What, you might ask, could the two possibly have in common? The answer is not so unusual: both have been used to test self-control in humans, and can tell us something about more fundamental aspects of our personalities.
In a now-famous study conducted at Stanford in the 1960’s, children were put in separate rooms and given a marshmallow or another treat of their choice by a researcher. The researcher told them that after giving the instructions, he would leave the room for a short while, during which time the child would be left alone. (They would actually be observed by camera during that time.) If the child wanted to eat the treat, there were two official options: 1) ring a bell on the desk, at which point the researcher would come back immediately, and the child could eat the treat, or 2) wait for the researcher to come back on his own, at which point the child would be allowed to eat two treats. Once the researcher left, it became clear that there was a third, unofficial option: just eat the marshmallow.
While this was a fascinating experiment in its own right – in a video from a similar study, you can watch the children trying desperately to resist the third option – the follow-up study about a decade later made it even more interesting. The children who had succeeded in waiting for the two marshmallows turned out to be teenagers who were better adjusted, had fewer problems in school, and also had (wait for it, Princeton) higher SAT scores. In other words, there was a strong correlation between self-control seen at a very young ageand academic success that came years down the road. Another study using fMRI as well as behavioral measures, has linked self-control with intelligence.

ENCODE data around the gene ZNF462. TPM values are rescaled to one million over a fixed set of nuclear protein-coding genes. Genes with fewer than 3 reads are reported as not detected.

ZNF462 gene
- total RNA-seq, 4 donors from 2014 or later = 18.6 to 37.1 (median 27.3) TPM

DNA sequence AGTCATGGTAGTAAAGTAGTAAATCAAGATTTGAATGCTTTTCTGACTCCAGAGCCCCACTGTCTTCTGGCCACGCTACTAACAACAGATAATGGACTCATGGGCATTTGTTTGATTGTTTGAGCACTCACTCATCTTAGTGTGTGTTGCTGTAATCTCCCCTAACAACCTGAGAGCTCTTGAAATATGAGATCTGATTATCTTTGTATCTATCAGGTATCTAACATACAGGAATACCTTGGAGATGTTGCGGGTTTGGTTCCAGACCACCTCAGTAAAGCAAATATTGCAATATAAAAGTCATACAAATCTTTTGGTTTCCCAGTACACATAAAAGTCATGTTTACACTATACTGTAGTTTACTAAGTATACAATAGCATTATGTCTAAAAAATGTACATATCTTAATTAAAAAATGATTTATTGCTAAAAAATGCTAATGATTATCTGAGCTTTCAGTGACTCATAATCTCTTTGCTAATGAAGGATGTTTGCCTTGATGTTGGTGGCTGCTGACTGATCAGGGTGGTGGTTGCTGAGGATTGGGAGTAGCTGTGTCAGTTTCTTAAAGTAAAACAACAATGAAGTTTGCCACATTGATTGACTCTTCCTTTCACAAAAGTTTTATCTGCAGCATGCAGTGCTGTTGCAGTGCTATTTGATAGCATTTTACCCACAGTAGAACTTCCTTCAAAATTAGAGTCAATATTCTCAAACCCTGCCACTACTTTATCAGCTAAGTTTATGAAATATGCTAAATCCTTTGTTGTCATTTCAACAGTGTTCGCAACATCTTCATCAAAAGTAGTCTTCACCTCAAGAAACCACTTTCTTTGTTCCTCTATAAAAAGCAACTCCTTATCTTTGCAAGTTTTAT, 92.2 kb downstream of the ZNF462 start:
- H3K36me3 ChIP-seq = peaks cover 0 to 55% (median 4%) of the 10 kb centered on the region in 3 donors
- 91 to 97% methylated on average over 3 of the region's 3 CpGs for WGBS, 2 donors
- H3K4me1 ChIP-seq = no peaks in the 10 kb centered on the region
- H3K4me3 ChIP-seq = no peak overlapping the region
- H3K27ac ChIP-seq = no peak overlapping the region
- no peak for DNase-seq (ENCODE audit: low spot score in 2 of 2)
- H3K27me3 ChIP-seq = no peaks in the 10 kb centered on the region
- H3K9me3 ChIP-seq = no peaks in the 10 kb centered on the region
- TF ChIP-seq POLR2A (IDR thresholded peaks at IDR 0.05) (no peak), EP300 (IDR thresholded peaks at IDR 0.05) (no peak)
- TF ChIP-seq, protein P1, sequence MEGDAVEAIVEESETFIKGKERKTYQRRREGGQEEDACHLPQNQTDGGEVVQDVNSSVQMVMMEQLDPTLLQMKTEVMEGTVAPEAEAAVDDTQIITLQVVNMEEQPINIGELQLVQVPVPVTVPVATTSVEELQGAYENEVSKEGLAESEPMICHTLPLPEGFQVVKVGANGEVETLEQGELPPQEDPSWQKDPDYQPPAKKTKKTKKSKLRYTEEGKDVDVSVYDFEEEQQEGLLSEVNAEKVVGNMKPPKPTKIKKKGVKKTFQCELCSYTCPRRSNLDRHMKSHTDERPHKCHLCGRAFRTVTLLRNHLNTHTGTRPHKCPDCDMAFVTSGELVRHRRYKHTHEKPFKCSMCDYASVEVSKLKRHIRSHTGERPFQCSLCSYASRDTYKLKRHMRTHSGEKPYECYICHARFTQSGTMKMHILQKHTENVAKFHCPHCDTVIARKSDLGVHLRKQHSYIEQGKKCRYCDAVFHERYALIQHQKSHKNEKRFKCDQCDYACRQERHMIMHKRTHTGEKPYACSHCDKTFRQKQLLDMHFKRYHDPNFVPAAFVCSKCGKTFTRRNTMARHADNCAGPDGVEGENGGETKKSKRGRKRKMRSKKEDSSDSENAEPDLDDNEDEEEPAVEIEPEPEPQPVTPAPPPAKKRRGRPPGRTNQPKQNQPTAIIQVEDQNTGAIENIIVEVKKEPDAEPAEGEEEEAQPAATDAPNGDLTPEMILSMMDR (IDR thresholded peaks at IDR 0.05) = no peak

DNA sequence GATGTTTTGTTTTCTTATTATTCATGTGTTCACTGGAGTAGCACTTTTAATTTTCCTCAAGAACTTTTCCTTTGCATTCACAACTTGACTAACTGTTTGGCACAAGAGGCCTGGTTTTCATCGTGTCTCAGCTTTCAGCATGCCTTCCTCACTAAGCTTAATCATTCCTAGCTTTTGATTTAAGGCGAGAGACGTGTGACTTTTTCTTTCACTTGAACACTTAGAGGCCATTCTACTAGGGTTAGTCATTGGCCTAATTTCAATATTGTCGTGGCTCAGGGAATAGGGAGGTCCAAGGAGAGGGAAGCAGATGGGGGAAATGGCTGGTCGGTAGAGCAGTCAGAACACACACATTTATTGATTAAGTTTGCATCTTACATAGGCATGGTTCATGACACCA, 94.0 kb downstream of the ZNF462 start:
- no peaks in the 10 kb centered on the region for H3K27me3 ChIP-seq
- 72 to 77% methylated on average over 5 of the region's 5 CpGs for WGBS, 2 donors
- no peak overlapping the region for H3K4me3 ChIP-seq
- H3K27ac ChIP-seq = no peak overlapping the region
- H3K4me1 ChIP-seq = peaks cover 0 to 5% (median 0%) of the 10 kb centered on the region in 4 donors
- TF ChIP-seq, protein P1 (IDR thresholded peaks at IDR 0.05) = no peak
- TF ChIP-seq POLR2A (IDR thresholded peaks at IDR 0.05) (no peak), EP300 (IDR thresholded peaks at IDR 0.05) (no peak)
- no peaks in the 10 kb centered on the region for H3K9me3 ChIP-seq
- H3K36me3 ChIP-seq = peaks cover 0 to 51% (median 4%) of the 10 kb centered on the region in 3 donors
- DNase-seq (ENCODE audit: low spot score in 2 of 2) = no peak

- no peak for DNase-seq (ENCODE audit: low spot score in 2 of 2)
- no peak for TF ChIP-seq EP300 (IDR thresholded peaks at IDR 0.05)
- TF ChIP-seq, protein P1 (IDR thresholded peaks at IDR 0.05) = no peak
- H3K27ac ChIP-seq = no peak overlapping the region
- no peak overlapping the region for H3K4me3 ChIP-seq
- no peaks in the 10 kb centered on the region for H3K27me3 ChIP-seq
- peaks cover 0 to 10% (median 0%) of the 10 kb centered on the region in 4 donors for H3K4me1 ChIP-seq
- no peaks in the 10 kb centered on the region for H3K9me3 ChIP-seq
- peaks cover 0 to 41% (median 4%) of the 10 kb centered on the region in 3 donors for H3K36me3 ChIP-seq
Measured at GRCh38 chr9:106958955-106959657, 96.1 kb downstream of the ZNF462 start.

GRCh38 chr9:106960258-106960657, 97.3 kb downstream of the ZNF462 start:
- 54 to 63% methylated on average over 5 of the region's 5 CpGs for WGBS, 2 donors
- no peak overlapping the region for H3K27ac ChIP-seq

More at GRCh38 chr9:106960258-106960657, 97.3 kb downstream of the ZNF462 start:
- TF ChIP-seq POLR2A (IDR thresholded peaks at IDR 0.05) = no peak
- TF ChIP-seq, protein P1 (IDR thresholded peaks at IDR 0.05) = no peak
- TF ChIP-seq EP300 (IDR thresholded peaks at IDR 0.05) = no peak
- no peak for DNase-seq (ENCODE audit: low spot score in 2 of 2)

Abstinence, in its own way, is the reverse of the “marshmallow.” If we are in a situation where it is a live option to engage in sex or other forms of physical intimacy, we have a choice between “now” and “later.” In today’s culture of excessive self-affirmation, we often hear, “If it feels right, go for it.” What this neglects to mention is that something which “feels right” at the time can often feel even better in the future. For those of us waiting for a stable, long-term relationship, such as marriage, to have sex with another person, choosing the “later” option can pay dividends by training us to, in the meantime, live without that instant pleasure. This is by no means masochistic; rather, it is a recognition that the delayed pleasure will be all the more meaningful when it does come.
2 thoughts on “Abstinence and Marshmallows”
Thanks for your comment. You are correct in saying that I haven’t offered arguments for abstinence per se. What my post dealt with is the more modest project of arguing that once you’ve decided to be abstinent, it can be a rewarding and positive choice, rather than a frustrating or negative one, as it’s often portrayed. I think this is worth addressing on its own because you might find certain arguments for abstinence compelling, but be reluctant to actually follow through with them because you think it would make you unhappier or less emotionally fulfilled, which is certainly not the case. In fact, I believe it’s quite the opposite.
That first step of finding compelling reasons to be abstinent (and why having sex with someone is fundamentally different from eating a marshmallow) is a separate matter. You can start by looking at Anscombe’s position statement on sexual ethics here, and some articles written by Princeton students on closely related topics here and here.
The only problem is that this isn’t a good analogy at all for your position. I could easily say that, if sex were like marshmallows, I can have one now, one later, one in the morning, one in the room, one outside, one in my pockets, one tomorrow on the way to work, etc. Abstainers only get marshmallows later, but then they, too will have as many as they want. Engagers thus get many more rewards over the course of a life. You’ll have to convince me that sex later in life is more meaningful than sex now, if that is what you believe.
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